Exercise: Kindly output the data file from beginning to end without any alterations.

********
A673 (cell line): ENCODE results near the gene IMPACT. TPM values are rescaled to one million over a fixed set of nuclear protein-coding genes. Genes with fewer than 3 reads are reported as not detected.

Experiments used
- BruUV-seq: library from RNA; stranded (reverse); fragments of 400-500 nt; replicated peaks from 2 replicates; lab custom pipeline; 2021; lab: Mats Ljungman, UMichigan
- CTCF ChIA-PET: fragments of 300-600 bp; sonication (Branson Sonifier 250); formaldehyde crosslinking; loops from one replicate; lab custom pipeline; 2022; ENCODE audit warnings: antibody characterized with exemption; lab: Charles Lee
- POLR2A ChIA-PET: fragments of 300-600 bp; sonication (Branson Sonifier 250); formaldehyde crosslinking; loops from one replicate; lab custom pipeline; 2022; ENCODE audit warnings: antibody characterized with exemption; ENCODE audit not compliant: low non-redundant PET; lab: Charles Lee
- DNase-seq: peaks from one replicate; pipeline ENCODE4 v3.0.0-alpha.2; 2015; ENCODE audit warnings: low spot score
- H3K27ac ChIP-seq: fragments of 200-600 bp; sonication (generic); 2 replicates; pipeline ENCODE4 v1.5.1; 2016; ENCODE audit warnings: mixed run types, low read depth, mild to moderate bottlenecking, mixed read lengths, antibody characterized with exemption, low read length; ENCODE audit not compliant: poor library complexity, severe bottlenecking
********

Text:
A673 (cell line): ENCODE results near the gene IMPACT. TPM values are rescaled to one million over a fixed set of nuclear protein-coding genes. Genes with fewer than 3 reads are reported as not detected.

Experiments used
- BruUV-seq: library from RNA; stranded (reverse); fragments of 400-500 nt; replicated peaks from 2 replicates; lab custom pipeline; 2021; lab: Mats Ljungman, UMichigan
- CTCF ChIA-PET: fragments of 300-600 bp; sonication (Branson Sonifier 250); formaldehyde crosslinking; loops from one replicate; lab custom pipeline; 2022; ENCODE audit warnings: antibody characterized with exemption; lab: Charles Lee
- POLR2A ChIA-PET: fragments of 300-600 bp; sonication (Branson Sonifier 250); formaldehyde crosslinking; loops from one replicate; lab custom pipeline; 2022; ENCODE audit warnings: antibody characterized with exemption; ENCODE audit not compliant: low non-redundant PET; lab: Charles Lee
- DNase-seq: peaks from one replicate; pipeline ENCODE4 v3.0.0-alpha.2; 2015; ENCODE audit warnings: low spot score
- H3K27ac ChIP-seq: fragments of 200-600 bp; sonication (generic); 2 replicates; pipeline ENCODE4 v1.5.1; 2016; ENCODE audit warnings: mixed run types, low read depth, mild to moderate bottlenecking, mixed read lengths, antibody characterized with exemption, low read length; ENCODE audit not compliant: poor library complexity, severe bottlenecking